Associated Press, Kyiv, Ukraine
The Washington Times, Washington, D.C.
Section: A, WORLD, Edition: 2, Page A13
September 13, 1993
KIEV (AP) - After 60 years of official silence, Ukraine yesterday mourned
the death of an estimated 4 million to 7 million people in a famine caused
by the Communist drive to collectivize agriculture.
Flags flew at half-staff and government buildings were draped with black
ribbons for the first commemoration of what historians have labeled "the
unknown holocaust" and the "harvest of sorrow" in 1932-33.
"Ukraine today bows its head before the victims of the famine. We bow our
heads before the graves of innocent people, starved to death," President
Leonid Kravchuk told about 5,000 people at an ecumenical prayer service.
Until the collapse of the Soviet Union, Communist officials denied that the
famine had occurred and claimed that Western historians were spreading
Ukrainian leaders now say Soviet dictator Josef Stalin ordered the
confiscation of grain throughout Ukraine to crush nationalism and force
peasants onto collective farms.
Since Ukraine gained independence two years ago, the famine has become the
most powerful symbol of Soviet tyranny and a defining event for the nation
of 53 million people.
Scores of elderly survivors traveled to Kiev from the countryside for the
prayer service led by Orthodox Christian, Catholic, Jewish, Protestant and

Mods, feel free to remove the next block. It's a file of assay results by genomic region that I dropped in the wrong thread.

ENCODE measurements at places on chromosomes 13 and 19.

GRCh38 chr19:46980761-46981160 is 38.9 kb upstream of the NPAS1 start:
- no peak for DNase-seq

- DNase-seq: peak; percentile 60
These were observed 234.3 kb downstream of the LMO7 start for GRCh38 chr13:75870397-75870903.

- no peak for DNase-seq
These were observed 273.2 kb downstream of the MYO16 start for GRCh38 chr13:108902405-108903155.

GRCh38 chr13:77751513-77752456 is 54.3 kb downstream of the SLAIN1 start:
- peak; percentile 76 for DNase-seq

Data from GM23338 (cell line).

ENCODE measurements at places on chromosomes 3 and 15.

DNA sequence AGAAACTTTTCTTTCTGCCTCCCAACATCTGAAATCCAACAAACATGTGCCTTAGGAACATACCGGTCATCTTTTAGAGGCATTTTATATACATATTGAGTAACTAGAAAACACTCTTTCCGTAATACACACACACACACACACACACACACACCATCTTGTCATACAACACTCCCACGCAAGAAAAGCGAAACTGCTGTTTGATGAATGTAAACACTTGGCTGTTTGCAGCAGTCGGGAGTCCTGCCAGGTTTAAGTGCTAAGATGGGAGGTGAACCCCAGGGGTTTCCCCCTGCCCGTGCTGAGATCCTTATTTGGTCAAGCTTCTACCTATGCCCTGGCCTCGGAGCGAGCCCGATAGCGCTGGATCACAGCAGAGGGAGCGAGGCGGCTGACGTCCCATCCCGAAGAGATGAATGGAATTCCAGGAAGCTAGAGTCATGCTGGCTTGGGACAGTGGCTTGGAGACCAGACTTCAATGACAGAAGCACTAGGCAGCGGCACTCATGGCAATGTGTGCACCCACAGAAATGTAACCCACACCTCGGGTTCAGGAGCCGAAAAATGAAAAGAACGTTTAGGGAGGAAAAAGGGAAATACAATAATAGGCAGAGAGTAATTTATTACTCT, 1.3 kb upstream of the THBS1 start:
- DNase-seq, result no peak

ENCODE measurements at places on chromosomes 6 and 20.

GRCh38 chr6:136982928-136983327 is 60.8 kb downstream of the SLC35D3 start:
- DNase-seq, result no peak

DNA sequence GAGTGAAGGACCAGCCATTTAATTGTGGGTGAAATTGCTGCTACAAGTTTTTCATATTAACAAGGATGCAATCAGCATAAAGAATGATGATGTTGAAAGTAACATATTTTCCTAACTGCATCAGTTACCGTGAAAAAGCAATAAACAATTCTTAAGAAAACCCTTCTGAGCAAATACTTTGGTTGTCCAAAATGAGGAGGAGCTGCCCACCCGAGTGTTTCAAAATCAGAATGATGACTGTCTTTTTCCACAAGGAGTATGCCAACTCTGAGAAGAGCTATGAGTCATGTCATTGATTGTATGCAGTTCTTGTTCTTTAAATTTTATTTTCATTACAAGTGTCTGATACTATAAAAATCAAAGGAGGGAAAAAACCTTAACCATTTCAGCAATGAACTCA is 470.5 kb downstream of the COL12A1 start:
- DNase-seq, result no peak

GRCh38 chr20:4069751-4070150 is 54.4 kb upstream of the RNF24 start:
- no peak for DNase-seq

other clergymen near the golden-domed St. Sophia Cathedral.
As they marched to the unveiling of the capital's first monument to famine
victims, many carried candles and had tears streaming down their cheeks.
They spoke of cannibalism, of entire villages wiped out, of eating bark and
weeds, of selling gold rings for a loaf of bread.
"I needed to come to mourn my family," said Olha Vulokh, who said she lost
most of her loved ones to starvation.
Ukraine is marking the 60th anniversary of the famine with conferences,
documentary films and the unveiling of monuments throughout the country.
"This is moving and helpful for Ukrainians as a healing experience. This is
the first time that the Ukrainian nation has been able to attempt to come to
terms with its past," said Dr. James Mace, former chairman of a U.S.
government commission on the famine.
Illustration: Photo, Darina Savchenko, whose family starved to death in
1933, attends a rally., By AP; The Washington Times, Washington, D.C.
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